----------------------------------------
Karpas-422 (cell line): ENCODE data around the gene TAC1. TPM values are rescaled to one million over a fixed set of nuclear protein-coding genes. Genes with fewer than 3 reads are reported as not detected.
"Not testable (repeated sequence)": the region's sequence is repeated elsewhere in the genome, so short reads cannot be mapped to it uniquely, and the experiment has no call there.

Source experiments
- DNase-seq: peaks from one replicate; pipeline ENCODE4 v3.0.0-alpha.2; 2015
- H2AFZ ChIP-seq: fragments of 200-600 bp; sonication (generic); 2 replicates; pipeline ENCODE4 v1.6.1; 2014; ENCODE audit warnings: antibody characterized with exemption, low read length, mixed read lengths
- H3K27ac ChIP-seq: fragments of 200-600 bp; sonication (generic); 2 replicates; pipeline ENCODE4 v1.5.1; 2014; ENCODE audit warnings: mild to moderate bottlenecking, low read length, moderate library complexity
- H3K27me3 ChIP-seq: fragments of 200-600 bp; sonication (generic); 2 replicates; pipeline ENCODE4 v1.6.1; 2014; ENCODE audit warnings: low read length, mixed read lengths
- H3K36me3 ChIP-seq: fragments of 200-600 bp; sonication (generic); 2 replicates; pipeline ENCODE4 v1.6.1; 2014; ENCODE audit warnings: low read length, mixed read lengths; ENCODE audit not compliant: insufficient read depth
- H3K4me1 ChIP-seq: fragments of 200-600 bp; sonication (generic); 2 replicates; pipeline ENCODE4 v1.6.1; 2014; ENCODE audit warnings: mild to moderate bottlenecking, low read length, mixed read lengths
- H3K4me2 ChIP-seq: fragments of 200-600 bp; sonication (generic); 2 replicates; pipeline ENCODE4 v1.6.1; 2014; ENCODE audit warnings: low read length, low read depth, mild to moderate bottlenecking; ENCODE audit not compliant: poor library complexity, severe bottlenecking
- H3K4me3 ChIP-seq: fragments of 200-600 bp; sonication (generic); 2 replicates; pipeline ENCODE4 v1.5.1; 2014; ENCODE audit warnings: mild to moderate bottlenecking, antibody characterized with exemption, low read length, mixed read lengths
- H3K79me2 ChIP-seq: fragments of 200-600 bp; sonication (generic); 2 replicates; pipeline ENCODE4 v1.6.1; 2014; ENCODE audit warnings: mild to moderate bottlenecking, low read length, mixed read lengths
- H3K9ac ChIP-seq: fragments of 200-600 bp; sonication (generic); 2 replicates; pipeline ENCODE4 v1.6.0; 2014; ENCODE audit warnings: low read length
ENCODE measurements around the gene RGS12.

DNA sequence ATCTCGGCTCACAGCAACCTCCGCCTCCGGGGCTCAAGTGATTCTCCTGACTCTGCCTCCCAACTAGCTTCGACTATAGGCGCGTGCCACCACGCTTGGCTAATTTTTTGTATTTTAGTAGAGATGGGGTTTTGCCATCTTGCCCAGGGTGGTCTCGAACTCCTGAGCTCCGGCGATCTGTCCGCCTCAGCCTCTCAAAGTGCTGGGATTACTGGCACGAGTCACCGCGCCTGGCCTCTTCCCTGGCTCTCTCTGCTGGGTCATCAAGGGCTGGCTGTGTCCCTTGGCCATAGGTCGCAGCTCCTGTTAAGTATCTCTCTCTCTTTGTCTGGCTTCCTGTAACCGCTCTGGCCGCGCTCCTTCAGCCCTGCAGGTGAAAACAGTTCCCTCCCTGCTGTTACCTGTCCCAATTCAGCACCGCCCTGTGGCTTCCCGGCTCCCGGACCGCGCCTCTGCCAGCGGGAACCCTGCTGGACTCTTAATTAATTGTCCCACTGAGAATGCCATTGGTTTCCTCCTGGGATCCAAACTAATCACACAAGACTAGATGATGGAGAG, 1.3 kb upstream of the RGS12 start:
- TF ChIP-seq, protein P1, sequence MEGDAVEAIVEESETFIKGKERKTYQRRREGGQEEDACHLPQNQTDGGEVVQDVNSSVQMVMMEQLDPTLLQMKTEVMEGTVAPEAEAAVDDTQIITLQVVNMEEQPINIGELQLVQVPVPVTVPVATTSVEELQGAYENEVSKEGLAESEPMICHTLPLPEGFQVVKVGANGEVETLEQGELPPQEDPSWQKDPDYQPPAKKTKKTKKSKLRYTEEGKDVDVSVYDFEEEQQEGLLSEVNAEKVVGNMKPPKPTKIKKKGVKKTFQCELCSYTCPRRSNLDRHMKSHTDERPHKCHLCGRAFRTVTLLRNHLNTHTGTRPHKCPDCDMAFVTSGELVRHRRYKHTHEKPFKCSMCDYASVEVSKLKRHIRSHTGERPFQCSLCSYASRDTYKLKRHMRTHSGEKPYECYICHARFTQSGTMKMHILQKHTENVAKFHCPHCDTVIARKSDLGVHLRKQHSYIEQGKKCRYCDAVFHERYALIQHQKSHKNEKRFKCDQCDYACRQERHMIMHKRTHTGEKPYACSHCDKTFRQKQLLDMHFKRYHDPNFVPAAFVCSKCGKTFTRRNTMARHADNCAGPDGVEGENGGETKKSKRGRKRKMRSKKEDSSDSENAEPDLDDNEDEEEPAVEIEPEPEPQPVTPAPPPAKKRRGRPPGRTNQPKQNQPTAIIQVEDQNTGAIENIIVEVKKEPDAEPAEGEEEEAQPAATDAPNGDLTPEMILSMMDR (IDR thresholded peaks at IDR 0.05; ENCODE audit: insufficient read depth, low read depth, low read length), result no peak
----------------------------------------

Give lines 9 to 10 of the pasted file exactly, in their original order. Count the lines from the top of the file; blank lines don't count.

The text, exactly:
- H3K4me1 ChIP-seq: fragments of 200-600 bp; sonication (generic); 2 replicates; pipeline ENCODE4 v1.6.1; 2014; ENCODE audit warnings: mild to moderate bottlenecking, low read length, mixed read lengths
- H3K4me2 ChIP-seq: fragments of 200-600 bp; sonication (generic); 2 replicates; pipeline ENCODE4 v1.6.1; 2014; ENCODE audit warnings: low read length, low read depth, mild to moderate bottlenecking; ENCODE audit not compliant: poor library complexity, severe bottlenecking